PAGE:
One part of the project that Straughn is most happy with is she was able to save a large, old tree in the wetlands area. She said plans originally called for the tree to be removed, but she pleaded for it to be saved.
Mark Bayes, with state Forestry Services, helped save the tree. Bayes was part of saving the Survivor Tree for the Oklahoma City National Memorial & Museum.
While older students planted Friday, younger students gathered at the tree and heard about its survival.
Shubhan and Sarah showed plans for the scope of the project, pointing out where there will be welcome centers, teaching platforms, bridges and a dam. They also talked about trails that will be built around the wetlands in the future.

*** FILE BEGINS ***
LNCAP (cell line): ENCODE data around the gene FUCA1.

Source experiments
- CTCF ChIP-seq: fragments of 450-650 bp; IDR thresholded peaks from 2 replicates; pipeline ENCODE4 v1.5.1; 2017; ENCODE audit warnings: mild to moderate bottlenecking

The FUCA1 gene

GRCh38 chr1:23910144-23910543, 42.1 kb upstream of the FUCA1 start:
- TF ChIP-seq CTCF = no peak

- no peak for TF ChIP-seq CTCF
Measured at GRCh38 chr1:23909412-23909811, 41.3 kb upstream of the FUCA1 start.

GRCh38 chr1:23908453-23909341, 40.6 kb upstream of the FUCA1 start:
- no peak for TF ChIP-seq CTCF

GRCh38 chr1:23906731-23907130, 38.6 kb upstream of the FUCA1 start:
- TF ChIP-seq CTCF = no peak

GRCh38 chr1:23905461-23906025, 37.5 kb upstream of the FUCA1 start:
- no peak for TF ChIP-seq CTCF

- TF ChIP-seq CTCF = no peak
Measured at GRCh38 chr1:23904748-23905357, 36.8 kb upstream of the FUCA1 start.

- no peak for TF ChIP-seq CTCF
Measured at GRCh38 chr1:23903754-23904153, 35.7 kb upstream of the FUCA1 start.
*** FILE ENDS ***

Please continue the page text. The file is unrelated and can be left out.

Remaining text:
The wetlands still has to be filled with water. In May, students and volunteers will plant water lilies and other aquatic plants. In the fall, they will plant trees. Straughn said she plans also for students to plant vegetable and flower gardens.
The wetlands also will be available to residents of The Grove, a community adjacent to the school, Straughn said.
The only drawback for fifth-graders is that they will be in middle school by the time the wetlands classroom is complete.
Sarah and Shubhan said they've already brainstormed with Straughn about forming a middle school club to help maintain the wetlands or to use it as a classroom.